A Chronology of Holy Week

Next week is the most important week of the year for a Christian. Here’s a brief synopsis of the timing of events that took place with the corresponding Scriptures.

Palm Sunday
Triumphal entry into Jerusalem Mt.21:1-11; Mk. 11:1-10; Lk. 19:29-44; Jn.12:12-19

Monday in Holy Week

Jesus curses the fig tree    Mt.21:18-19; Mk.11:12-14
Jesus cleanses the temple    Mt. 21:12-13; Mk.11:15-18

Tuesday in Holy Week

Jesus teaches in the temple    Mt. 21:18-23:39; Mk. 12:1-44; Lk. 20:9-21:4
Jesus anointed in Bethany    Mt. 26: 6-13; Mk.14:3-9; Jn.12: 2-11

Wednesday in Holy Week

The plot against Jesus        Mt. 26:14-16; Mk.14:10-11; Lk. 22:3-6

Maundy Thursday

The Last Supper        Mt. 26:17-29; Mk.14:12-25; Lk. 22:7-20; Jn. 13 :1-38
Jesus Comforts disciples    John 14:1-16:33
Gethsemane            Mt. 26:36-46; Mk. 14:32-42; Lk. 22:40-46

Late Thursday/Early Friday

Jesus’ Arrest and trial    Mt. 26:47-27:26; Mk. 14:43-15:15; Lk. 22:47-23:25; Jn. 18:2-19:16

Good Friday

Jesus’ crucifixion/death    Mt. 27:27-56; Mk. 15:16-41; Lk. 23:26-49; Jn. 19:17-30
Jesus’ burial            Mt. 27:57-66; Mk. 15:42-47; Lk. 23:50-56; Jn. 19:31-42

Sunday
The empty tomb        Mt. 28:1-10; Mk.16:1-8; Lk. 24:1-12; Jn. 20:11-48
Mary Magdalene sees Jesus    Mk. 16:9-11; Jn. 20:11-18
The Road to Emmaus        Mk. 16:12-13; Lk.24:13-35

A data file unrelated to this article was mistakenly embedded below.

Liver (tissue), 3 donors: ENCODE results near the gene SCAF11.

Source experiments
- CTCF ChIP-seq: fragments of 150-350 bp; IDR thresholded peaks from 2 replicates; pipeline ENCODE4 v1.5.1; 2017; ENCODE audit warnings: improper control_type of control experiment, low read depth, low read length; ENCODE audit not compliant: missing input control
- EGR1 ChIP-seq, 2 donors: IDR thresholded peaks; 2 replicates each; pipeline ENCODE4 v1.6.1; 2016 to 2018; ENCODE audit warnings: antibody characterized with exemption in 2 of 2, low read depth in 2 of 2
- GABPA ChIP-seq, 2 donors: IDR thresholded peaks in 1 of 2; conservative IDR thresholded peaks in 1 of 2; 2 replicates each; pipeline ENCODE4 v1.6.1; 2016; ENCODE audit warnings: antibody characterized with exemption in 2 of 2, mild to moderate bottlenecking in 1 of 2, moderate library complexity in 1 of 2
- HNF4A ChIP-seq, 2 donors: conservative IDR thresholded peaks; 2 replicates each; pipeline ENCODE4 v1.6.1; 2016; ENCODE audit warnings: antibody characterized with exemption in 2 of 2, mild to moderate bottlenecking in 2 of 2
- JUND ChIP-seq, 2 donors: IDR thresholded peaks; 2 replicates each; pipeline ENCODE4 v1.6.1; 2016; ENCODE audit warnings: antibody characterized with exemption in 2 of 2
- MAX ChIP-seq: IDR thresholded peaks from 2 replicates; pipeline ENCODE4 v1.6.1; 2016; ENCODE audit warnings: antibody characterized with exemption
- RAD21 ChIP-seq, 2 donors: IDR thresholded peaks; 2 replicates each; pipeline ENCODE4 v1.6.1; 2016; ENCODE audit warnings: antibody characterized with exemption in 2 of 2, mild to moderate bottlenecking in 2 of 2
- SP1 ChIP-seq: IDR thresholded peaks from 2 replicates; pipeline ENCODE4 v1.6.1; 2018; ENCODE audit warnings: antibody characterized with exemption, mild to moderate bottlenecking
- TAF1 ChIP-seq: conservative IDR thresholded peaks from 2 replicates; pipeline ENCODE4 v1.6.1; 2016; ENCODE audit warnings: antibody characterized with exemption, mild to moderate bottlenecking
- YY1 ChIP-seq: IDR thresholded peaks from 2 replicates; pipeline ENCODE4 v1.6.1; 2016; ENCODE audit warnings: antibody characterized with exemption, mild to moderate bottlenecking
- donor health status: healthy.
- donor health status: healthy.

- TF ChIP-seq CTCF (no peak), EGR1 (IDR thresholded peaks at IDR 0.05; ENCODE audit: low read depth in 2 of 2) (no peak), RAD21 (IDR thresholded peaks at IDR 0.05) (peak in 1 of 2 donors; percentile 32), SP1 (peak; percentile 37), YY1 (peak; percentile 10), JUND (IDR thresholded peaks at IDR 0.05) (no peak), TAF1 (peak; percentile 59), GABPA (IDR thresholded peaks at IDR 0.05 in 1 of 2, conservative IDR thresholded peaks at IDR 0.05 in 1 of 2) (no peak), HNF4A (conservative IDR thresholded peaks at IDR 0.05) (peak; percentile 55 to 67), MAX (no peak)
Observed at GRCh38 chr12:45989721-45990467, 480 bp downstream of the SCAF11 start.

Jesus appears to 10 disciples     Mk. 16:14; Lk.24:36-43; Jn. 20:19-25

 

Holy Week Worship Services

Here are several worship services that we have offered during Holy Week.

Palm Sunday Worship Servicehttp://www.box.net/shared/meuhlgyx82

Messianic Passover Sederhttp://www.box.net/shared/hg219v3srs

Good Friday Worship Service – http://www.box.net/shared/yqd2e5yyt2

Resurrection Sunday Worship Service – http://www.box.net/shared/vufzp8ne68

In the Hands of a Loving Father – A Devotional for Good Friday

Today is called Good Friday. What a strange designation! On this day, we remember the execution of a supposed criminal who threatened the power brokers of his society. Thus, he needed to be eliminated.

Notice the other hands that were involved in the cruel events of Good Friday. A perfectly innocent was delivered into the hands of sinners who tortured and crucified Him (Matthew 17:22-23). He was betrayed by a sinner into the hands of sinners (Matthew 26:45). With “wicked hands” (Acts 2:23) they crucified Him.

How comforting it must have been now for Jesus to entrust Himself into the loving hands of His heavenly Father! How encouraging it is to know that today is called Good Friday because death died the day Christ died.